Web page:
About Hester Hettie A. JONES
The daughter of Reverend Horatio Gates Jones, a prominent Baptist Minister, and the sister of Colonel John Richter Jones, Colonel of the 58th Pennsylvania Volunteer Infantry, she worked to help equip the men volunteering from her neighborhood after the start of the Civil War. When word came in May 1863 that her brother had been killed in action in North Carolina, she left her comfortable life in Roxborough, Philadelphia, and devoted herself to the care of the wounded Union soldiers as a nurse. She first volunteered herself at the Filbert Street United States Army General Hospital in Philadelphia, where she worked diligently and tirelessly for over a year. Asked to accompany a friend to see her wounded son in Virginia, Hetty Jones traveled to Fortress Monroe, Virginia in the fall of 1864.
There she saw the suffering soldiers as the were immediately transported from the field, and it left an indelible impression on her. She returned from her trip, but left again in November for City Point, Virginia, which was the headquarters of Union commander General Ulysses S. Grant. In the latter half of November 1864 she worked hard to help prepared the Thanksgiving dinner for the troops there, and was struck down by sickness.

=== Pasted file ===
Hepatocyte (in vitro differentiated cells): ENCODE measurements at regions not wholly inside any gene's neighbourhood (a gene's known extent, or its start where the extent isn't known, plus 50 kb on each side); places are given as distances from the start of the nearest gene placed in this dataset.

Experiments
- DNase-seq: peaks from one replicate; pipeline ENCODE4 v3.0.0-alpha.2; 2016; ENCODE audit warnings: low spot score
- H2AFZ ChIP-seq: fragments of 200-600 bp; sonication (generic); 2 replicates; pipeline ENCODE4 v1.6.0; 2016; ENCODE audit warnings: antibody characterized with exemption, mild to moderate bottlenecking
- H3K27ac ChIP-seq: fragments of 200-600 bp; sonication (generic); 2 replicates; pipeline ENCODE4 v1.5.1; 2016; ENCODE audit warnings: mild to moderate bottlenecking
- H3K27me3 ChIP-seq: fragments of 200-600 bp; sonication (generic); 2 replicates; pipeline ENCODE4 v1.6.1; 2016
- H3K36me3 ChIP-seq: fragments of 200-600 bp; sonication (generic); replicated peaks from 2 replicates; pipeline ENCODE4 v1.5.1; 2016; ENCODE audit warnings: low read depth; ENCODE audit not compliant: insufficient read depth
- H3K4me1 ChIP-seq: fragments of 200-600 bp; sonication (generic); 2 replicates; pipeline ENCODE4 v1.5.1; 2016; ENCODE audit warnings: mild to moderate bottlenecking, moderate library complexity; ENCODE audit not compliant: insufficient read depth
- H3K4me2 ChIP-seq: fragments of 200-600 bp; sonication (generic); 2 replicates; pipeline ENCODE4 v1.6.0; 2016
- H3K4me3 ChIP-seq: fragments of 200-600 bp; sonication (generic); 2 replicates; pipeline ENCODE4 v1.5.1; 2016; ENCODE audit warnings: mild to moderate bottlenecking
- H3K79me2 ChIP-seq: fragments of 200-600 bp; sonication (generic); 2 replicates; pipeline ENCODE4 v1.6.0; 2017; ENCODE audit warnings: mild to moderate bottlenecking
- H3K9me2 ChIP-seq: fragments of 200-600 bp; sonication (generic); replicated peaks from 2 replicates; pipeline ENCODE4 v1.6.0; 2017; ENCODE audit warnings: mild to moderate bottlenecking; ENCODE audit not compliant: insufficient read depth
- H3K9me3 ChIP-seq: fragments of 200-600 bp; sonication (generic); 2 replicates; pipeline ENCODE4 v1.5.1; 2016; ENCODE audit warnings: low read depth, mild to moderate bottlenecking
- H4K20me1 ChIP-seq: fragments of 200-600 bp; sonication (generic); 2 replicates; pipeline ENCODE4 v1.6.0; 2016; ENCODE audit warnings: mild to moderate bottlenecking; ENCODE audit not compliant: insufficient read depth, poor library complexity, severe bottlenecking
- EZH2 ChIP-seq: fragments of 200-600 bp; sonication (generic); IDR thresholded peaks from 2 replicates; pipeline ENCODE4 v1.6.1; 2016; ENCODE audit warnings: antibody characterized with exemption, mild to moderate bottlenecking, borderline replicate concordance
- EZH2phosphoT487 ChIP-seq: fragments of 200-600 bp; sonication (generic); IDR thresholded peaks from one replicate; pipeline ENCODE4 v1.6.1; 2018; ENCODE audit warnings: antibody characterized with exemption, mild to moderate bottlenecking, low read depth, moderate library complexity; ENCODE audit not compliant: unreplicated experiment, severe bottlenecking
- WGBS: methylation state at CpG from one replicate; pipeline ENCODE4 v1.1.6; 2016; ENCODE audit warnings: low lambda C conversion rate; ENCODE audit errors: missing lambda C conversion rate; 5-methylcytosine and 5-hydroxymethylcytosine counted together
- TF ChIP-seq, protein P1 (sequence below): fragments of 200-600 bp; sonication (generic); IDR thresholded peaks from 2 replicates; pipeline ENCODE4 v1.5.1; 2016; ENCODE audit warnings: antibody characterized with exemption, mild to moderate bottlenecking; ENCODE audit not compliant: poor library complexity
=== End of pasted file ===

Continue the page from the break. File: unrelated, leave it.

She recovered partially, and resumed her duties the best she could, but in the end, sickness struck her down permanently, and she died in her tent in the field on December 21, 1864. During her funeral, her body was borne by convalescing soldiers that knew her from the Filbert Street Hospital, and she was laid to rest near next to her late father and near her slain brother. Years later the Grand Army Republic Post in Roxborough - Post Number 12 - was named in her honor, one of only two such GAR post in Pennsylvania named for a woman.
Hettie Jones, Civil War Nurse's Timeline
September 12, 1807
December 24, 1864
Leverington Cemetery Roxborough Philadelphia County Pennsylvania